The development of Linux came at the right time. The innovation resulted from a need pull. Before the invention of Linux operating system, every computer runs on separate operating system which makes it very difficult for developers because they had to write different programs for different operating system. Linus Torvalds wrote the source code for Linux and made it available on the web. The operating system is registered under GNU which made it possible for anyone to improve on it. The low cost of ownership and open source operating system accelerates the diffusion of the innovation. However, due to its availability to run on any other operating system (new/old), it dominated the market share of the technological industries. From my point of view, Linux is highly dominated in Asia and Africa because of its low cost.

ABSTRACT

Linux is an operating system that originated from Unix operating system. This paper analyzes how it came about, how it was developed and diffused. It also emphasizes on the position of the innovation on the S curve, how successful the product was, its effects on the market and on the society.

 INTRODUDCTION

Linux, the flagship of open source software (OOS) (Applewhite, 2003), has been reported to be the significant force that has strengthened some developing countries in the technology map.(Wilburn 1997; UNCTAD 2002). It is said to be the backbone for accelerating the growth of low income countries’ IT industries and it intend to increase their tendency to innovate.

The main aim of  this paper is to gain an understanding of how Linux was originated. How it diffused from  the innovator to its current position on the S curve. We attempt to achieve this by assessing its market share and the circumstances that lead to its success.

 

 

 

 

 

 

 

 

 

 

 

 

 

 

 

 

 

 

 

REFERENCES

1         Machtelt Garrels, 2008. Introduction to Linux, A Hands on Guide.

 

2         M.Tim Jones, 2005. GNU/Linux application Programming.

 

3         Ramesh Bangia, Balvir Singh, Ramesh Bangia, 2007. Operating System and Software Diagnostics.

 

4         Sander Van Vugt, 2009. Beginning the Linux Command Line.

 

5         Vijay Shekhar, 2006. Red Hat Linux- The Complete Bible.

 

6         Nicholas Wells, 2003. Guide to Linux installation and administration.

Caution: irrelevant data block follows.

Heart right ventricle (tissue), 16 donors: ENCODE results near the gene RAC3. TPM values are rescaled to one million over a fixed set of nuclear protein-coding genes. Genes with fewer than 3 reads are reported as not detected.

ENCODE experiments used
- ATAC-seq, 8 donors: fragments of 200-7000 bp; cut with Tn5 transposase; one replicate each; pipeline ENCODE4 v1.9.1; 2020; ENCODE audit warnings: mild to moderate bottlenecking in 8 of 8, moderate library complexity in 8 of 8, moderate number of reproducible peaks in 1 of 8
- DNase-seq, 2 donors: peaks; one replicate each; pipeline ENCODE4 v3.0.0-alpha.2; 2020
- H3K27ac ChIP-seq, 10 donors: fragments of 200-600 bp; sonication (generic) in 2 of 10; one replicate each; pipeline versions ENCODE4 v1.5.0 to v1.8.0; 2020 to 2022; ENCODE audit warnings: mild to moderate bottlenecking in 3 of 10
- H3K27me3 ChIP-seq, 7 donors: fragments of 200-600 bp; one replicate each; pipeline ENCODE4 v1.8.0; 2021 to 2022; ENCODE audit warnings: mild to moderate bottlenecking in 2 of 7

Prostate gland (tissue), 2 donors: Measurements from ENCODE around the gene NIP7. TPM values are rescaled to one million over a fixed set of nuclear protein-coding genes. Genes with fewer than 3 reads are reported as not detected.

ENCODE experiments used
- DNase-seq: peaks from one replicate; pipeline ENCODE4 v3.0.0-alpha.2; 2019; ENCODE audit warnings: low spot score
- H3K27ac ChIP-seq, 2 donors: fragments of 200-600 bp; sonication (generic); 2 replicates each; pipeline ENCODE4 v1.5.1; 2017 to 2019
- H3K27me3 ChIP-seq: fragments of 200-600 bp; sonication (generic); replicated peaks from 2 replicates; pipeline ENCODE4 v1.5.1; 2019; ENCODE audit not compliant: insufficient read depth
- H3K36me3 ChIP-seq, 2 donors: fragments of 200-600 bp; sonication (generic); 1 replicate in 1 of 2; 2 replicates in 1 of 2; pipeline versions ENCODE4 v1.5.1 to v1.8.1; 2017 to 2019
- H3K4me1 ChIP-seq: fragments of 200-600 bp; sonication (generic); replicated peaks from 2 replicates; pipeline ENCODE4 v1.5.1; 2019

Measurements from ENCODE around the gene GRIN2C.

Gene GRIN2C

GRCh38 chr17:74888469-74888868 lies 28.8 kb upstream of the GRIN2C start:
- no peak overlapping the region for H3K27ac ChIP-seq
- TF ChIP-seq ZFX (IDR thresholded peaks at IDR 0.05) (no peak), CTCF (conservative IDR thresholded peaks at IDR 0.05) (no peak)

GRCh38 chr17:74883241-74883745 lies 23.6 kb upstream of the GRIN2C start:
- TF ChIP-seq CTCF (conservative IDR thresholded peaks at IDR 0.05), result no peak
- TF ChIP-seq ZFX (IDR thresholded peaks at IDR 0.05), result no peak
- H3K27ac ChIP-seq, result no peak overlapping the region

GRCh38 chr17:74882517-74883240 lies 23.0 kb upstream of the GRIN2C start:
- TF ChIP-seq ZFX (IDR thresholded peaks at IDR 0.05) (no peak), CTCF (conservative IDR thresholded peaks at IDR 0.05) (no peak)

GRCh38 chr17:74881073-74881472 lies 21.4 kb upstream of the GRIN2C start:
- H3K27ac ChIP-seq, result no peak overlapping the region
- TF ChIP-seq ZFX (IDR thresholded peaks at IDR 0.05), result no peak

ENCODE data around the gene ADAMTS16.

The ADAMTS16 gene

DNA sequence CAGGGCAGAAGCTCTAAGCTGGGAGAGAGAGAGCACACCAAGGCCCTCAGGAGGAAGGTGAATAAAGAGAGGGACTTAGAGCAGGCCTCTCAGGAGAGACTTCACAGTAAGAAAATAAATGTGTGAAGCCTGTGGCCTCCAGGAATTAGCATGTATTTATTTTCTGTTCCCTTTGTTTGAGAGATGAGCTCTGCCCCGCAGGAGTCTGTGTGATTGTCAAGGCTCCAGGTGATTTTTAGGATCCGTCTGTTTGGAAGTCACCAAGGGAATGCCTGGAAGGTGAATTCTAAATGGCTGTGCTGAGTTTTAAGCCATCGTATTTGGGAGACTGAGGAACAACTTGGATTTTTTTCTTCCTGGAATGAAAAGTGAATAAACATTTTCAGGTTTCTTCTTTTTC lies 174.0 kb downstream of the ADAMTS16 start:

7         Richard L. Petersen, 2005. Red Hat Enterprise Linux & Fedora Core 4

 

8         Richard L. Petersen, 2008. Red Hat Enterprise Linux 5: Administration Security Desktop.

 

9         Micheal H. Jang, 2003. Mastering Red Hat Linux 9.

 

10     N Kshetri, 2005. Diffusion Pattern of Linux: An Assessment on Major Technology Dimensions

 

11     Gray F. Douglas, 2000. ‘Low Cost Gives Linux Appeal, Say Supporters at Comdex’, IDG News Service, November 13,

http://www.idg.net/idgns/2000/11/13/COMDEXLowCostGivesLinux.shtml

 

12     Erricos John Kontoghiorghes, Stavros Siokos, 2002. Computational method in decision-making, economics and finance.

 

13     Aries Technology Inc, 2003-2007. Aries Linux Essentials.

 

14     Neil Smyth, 2010. Ubuntu 10.10 Essentials.

 

15     N Kshetri, 2007. Increasing Returns and the Diffusion of Linux in China.

 

16     Dr Mukesh Dhunna, J. B. Dixit, 2010. Information Technology in Business Management.

 

17     Graham Glass, King Ables, 2005. Linux for Programmers and Users.

 

18     Erick Viardot, 2004. Successful Marketing Strategy for high-tech firms, Volume 5.

 

19     IDC Q1 2007 report. Linux-watch.com2007-05-2009

 

20     Nicholai James, 2008. Ballmer Still Searching for an Answer to Google. http://www.pcworld.com/businesscenter/article/151568/ballmer_still_searching_for_an_answer_to_google.html

 

21     Beer Stan, 2007. Vista to play second fiddle to Xp until 2009

 

22     http://www.linuxmovies.org/

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Category: Free Essays, Information Technology